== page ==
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Re: wide-char is wide

From: Hans Aberg
Subject: Re: wide-char is wide
Date: Thu, 26 Mar 2009 00:23:40 +0100

On 25 Mar 2009, at 23:30, Francisco Vila wrote:

From your kind explanation would be right to say that the argument to
the LilyPond \char command is a simple natural number and not a
multibyte utf-8 sequence? This is what --I think-- still has to be
made clear.

Everything you write out and see as a hexadecimal number on the screen is an ordinary number. In the computer, it is represented as a sequence of bytes from the ASCII set. Anything from UTF-8, if you have an editor capable of handling it, will look as just ordinary characters.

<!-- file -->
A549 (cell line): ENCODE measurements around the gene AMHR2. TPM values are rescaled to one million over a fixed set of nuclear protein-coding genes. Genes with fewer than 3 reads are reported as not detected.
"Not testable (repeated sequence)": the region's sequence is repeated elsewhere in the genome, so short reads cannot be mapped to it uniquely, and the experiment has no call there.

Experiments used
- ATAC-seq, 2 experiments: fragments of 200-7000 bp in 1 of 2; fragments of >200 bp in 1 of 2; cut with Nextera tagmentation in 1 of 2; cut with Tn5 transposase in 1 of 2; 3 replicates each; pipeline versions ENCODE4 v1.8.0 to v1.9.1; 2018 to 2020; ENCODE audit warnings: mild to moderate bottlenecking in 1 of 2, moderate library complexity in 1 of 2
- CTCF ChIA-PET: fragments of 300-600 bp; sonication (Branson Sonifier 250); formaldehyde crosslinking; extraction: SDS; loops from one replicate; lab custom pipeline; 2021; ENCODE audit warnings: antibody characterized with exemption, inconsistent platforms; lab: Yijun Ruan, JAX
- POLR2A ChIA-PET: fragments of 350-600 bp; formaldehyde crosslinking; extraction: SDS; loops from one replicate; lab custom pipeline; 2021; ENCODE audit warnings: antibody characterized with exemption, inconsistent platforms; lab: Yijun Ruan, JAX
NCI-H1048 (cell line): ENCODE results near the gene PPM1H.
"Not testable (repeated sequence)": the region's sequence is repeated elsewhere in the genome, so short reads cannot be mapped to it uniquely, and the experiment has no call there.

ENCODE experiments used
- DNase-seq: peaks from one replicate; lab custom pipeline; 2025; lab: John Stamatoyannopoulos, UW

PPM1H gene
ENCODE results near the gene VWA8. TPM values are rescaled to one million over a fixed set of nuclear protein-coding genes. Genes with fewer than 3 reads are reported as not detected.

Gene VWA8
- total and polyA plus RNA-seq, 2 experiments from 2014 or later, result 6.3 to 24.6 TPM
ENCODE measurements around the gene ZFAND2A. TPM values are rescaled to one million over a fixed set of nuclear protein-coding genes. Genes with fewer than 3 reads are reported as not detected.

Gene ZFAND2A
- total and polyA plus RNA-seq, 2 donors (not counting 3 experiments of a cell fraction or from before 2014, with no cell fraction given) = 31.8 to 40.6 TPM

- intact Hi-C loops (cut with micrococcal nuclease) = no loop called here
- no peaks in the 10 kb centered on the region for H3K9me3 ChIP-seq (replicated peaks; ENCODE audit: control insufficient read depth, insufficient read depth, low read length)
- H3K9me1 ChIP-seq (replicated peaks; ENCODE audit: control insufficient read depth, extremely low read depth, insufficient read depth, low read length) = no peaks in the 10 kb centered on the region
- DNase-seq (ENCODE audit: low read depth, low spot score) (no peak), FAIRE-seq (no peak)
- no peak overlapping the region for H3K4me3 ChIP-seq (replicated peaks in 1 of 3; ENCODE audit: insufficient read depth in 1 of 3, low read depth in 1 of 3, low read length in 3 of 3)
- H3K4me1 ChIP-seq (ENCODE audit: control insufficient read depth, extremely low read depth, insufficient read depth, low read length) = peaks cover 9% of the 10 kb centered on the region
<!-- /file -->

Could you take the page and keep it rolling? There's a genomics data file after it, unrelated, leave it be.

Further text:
The manual says that \char #65 produces the letter "A". Here, 65 is an ordinary integer. Which position number basis? The ASCII hexadecimal number for "A" is 41, in languages like C/C++ written as 0x41, and in Unicode U+0041. What is the decimal number? In decimal, 4*16+1 = 65. What is the representation in the computer? All ASCII characters are translated as binary numbers. Since the hexadecimal form is 41, 0x4 is binary 0100, and 0x1 is binary 0001, 0x41 is binary 01000001. So 0x41 is one 8-bit byte.

So the manual is a bit short: it should say that the number is a decimal integer representing the Unicode code point.

Also, since all Unicode tables use hexadecimal numbers, there should be a convenient way to give a hexadecimal number, either as a hexadecimal-to-decimal conversion function, or a new variation of \char (with a different name).


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